We were reminded this weekend that we must stay alert and not take our dog's safety for granted.
Sky went to Dogfest with us and had a good time meeting people and other dogs. We stopped at almost every tent and checked out whatever the people there were selling or advocating or teaching.
At one tent there was a vet tech from one of the local vet offices (not ours) and she was teaching about microchips for identification. We told her that all our dogs were chipped when they were puppies. I saw a scanner on her table so I asked her to check Sky's chip to be sure it was reading well.
She stepped out and ran the scanner over Sky's back, but nothing happened. She ran it all over him from side to side and up and down from his head to his tail and still she got no reading.
She was using a scanner that looked like this, but it got no reading from his chip. When we left Dogfest, we went directly to our vet's office and asked the girls to scan him. They did, using two different scanners and nothing registered.
All our puppies were microchipped when they were eight weeks old and the older dogs were done when they were puppies.A tiny chip the size of a grain of rice was implanted between their shoulder blades. The chip has a rough edge that grips onto the muscle and each chip has a unique number that can be read with a scanner.
There are a couple of chips available. Home Again is one and Avid is the one we use. After implantation I registered each number with both Avid and Companion Animal Recovery (CAR) run by the AKC. Each year at their annual checkup I have the chips scanned to be sure they're reading correctly.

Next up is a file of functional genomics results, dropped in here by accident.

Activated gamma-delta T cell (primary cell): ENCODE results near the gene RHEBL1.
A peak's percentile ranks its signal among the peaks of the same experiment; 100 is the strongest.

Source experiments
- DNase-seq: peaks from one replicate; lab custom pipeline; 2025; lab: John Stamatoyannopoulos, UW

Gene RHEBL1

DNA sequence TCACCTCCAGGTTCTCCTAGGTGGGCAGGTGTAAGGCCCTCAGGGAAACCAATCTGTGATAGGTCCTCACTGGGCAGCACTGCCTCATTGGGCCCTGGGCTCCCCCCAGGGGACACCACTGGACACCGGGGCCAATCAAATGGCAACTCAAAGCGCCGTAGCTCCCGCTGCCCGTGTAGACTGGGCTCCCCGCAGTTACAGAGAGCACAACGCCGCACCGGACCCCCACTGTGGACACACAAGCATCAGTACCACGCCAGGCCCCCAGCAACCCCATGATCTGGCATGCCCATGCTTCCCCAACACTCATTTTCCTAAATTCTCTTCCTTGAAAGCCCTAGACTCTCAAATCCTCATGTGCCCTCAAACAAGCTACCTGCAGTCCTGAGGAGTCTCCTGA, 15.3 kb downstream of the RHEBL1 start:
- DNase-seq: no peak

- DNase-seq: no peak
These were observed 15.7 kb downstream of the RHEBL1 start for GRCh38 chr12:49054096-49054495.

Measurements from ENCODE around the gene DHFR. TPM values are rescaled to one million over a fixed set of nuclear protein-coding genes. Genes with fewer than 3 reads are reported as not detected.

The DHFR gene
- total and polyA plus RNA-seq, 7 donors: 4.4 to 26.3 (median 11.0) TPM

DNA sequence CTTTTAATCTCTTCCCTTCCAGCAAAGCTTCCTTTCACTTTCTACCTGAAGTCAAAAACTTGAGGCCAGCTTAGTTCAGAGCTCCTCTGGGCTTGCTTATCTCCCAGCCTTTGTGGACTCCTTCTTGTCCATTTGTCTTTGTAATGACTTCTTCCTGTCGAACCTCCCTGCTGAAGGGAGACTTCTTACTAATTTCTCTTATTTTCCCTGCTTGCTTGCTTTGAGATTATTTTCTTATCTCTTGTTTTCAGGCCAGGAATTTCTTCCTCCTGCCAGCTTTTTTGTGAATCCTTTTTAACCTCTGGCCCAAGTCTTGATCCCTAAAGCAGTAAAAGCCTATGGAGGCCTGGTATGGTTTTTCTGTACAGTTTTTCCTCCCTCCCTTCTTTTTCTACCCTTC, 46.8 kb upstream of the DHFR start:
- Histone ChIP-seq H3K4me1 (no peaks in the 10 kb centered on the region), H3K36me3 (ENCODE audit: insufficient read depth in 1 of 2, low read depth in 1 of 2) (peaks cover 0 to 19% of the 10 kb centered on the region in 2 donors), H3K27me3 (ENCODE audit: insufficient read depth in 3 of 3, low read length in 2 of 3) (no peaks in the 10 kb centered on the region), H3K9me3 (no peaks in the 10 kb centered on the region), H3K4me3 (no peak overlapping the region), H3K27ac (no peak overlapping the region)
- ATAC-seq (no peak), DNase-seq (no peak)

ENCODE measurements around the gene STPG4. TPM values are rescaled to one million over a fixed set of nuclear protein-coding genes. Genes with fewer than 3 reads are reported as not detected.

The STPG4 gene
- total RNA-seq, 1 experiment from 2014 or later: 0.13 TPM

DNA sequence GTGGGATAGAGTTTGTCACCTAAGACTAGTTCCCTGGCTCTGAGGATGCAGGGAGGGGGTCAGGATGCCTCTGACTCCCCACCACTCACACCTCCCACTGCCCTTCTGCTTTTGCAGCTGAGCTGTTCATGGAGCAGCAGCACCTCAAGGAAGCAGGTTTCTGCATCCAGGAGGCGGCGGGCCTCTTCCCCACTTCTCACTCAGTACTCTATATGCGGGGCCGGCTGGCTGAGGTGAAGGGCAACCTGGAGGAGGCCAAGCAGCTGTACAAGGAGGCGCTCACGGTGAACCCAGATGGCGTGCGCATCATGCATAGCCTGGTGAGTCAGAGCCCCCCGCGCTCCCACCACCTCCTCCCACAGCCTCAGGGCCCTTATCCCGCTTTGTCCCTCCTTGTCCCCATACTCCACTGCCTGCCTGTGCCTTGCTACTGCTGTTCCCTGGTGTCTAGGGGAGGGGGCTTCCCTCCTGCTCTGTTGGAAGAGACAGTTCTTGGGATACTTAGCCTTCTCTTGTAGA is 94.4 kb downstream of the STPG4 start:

Now, suddenly Sky seemed to be unprotected. We're very careful with our dogs. They run loose in our fenced in yard but at all other times they're leashed when outside. Still we all know that unforeseen things happen. Someone might leave a door unlatched, or a gate open. Perhaps a leash might break or simply slip out of a hand. Dogs get loose and dogs get lost. We all know that no matter how careful we are, it can happen to us.
Today we took all our microchip certificates and all out dogs to see Dr B. He scanned everyone. We are very happy to report that all the chips are reading perfectly. The reason Sky's chip wasn't reading the other day was technician error. It seems that the scanner has to be held a certain way in order to locate the chip and register the number. If held flat against the dog, it doesn't work. It needs to be held at an angle.
This in itself is sort of scary. We need to make sure that the people who work at the shelters, including volunteers know how to use the scanner correctly. Those of you who volunteer your time at your local shelter, mention to whoever is in charge that it would be a good idea to have a refresher lesson on how to use the scanner correctly. It could mean life or death for some animals.
Of course it's good to have an ID tag on your animal, too. We all know though that dogs are very good at losing their tags and collars can come undone or be removed. A microchip is there to stay.Don't take chances with your pet's safety. Get them an ID tag and have them microchipped. It doesn't hurt and can help them get back home if they get lost. Be sure to register the chip with one or more registry who will notify you if your animal is found and don't forget to have the chip checked every time you visit the vet. Ask the workers at the local shelters if they have lessons on how to use a scanner and if not make calls to the managers.
It's the life and safety of your pet, be proactive.